This might be the last general election we have the chance to prevent irreversible damage to the world’s climate. According to the Intergovernmental Panel on Climate Change (IPCC), there is now less than 11 years to go before it’s too late. 

The polls suggest that the Conservative Party are set to win back a large majority. If that happens, it’s much more likely that we won’t have another election until 2024, since their manifesto pledged to scrap the Fixed Term Parliament Act — the loophole that allowed Theresa May to call the 2015 election before her five year term was up.

At that stage, there will only be six years left to save the planet: essentially just one more parliamentary term. Meanwhile, Greta Thunberg has urged everyone who can vote does so — because she understands that time is seriously running out. 

The UK may have been the first country in the world to declare a climate emergency, but this is the first platform parties have had to put forward concrete policies to lay out a plan for a greener future.

Conservatives

  • Convince other countries to commit to a net-zero emissions target by 2050 — just like Britain legislated to achieve itself in June this year.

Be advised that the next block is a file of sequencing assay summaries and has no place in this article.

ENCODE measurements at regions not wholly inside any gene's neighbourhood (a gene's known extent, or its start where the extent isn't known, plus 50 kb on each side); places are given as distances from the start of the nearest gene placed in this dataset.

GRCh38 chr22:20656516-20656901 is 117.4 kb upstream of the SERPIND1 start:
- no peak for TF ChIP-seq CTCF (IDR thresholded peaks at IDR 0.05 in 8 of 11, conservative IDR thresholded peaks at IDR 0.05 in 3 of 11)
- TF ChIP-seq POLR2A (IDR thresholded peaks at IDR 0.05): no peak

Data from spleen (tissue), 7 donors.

• Create a Nature for Climate fund worth £640 million which will deliver plans to plant 30 million trees every year.
  • Establish a Blue Planet fund worth £500 million to help protect oceans from plastic pollution, overfishing, and rising temperatures in the sea.

Labour

  • Invest in a Green Industrial Revolution to fast-forward progress towards a net-zero emissions economy by 2030 — 20 years earlier than the target currently legislated — including a target of obtaining 90% of electricity from renewable sources by 2030.
  • Launch a £400 billion National Transformation Fund to invest in British infrastructure that meets environmental targets, including a £250 billion Green Transformation Fund that will create 1 million green jobs in the UK and make transport and energy more sustainable.
  • Build 7,000 new offshore wind turbines, 2,000 new onshore wind turbines, enough solar panels to cover 22,000 football pitches, and plant 2 billion trees by 2040.

Liberal Democrats

  • Set a new legally binding target to reduce net greenhouse gas emissions to zero by 2045 — five years earlier than the current target — including a goal to get at least 80% of electricity from renewable sources by 2030.